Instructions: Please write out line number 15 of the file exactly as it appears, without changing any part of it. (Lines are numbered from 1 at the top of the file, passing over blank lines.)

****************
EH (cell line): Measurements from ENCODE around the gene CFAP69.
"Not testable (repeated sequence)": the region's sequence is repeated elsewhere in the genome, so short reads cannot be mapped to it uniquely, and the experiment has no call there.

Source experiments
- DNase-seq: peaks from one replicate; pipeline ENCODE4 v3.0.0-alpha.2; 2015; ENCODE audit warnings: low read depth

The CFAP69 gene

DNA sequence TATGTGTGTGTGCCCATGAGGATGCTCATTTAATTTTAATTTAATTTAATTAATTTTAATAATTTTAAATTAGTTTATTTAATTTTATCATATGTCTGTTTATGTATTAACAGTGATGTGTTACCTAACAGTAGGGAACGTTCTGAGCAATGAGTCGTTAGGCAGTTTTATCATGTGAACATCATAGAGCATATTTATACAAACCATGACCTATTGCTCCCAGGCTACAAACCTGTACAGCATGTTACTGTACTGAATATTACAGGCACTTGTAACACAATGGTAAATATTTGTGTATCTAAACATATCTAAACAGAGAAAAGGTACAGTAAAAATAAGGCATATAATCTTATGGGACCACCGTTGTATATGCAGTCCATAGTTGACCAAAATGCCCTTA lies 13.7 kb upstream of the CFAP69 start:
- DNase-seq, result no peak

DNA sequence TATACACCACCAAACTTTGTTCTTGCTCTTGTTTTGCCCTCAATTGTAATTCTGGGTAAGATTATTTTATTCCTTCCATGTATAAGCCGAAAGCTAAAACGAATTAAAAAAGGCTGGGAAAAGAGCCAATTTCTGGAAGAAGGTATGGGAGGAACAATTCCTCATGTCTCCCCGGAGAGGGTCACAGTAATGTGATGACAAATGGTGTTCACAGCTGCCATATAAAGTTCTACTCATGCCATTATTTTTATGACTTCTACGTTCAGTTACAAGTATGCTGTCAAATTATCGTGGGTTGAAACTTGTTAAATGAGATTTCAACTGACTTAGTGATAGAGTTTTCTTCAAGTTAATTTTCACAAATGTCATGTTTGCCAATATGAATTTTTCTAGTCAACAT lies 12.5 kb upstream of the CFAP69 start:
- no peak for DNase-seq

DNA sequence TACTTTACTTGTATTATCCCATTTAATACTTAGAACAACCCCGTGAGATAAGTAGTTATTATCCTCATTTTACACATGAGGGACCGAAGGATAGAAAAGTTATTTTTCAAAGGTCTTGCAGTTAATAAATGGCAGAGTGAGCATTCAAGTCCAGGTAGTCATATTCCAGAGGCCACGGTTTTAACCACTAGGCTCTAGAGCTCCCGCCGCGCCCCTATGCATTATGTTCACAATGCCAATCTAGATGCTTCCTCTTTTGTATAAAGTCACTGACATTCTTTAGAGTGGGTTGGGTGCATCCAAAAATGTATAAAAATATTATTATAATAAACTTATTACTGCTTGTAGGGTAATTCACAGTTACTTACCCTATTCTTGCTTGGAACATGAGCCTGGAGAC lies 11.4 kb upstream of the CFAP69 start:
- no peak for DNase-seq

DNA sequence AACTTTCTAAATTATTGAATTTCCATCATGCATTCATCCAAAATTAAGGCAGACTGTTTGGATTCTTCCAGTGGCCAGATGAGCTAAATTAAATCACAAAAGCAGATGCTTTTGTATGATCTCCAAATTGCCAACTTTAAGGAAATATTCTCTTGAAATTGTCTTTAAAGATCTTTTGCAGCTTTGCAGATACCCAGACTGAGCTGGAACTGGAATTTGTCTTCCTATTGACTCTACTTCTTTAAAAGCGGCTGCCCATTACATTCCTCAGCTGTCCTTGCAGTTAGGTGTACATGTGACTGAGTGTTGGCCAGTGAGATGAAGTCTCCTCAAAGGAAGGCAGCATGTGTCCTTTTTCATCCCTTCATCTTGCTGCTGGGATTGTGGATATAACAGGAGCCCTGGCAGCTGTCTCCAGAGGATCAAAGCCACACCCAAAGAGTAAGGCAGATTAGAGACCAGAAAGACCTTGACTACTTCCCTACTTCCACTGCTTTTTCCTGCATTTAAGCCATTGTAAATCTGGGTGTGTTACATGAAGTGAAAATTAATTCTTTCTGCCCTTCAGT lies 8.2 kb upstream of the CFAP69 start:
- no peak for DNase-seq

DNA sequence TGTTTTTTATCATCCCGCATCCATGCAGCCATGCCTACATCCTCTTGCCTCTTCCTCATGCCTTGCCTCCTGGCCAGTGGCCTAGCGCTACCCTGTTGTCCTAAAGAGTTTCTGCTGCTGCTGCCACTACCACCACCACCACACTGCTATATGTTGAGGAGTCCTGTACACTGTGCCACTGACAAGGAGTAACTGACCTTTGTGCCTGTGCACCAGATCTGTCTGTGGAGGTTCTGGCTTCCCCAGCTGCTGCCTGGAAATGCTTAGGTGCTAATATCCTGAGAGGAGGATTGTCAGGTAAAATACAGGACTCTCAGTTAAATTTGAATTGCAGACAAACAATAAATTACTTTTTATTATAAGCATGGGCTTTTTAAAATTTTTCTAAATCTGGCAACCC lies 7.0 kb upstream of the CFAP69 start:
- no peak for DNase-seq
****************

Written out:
- no peak for DNase-seq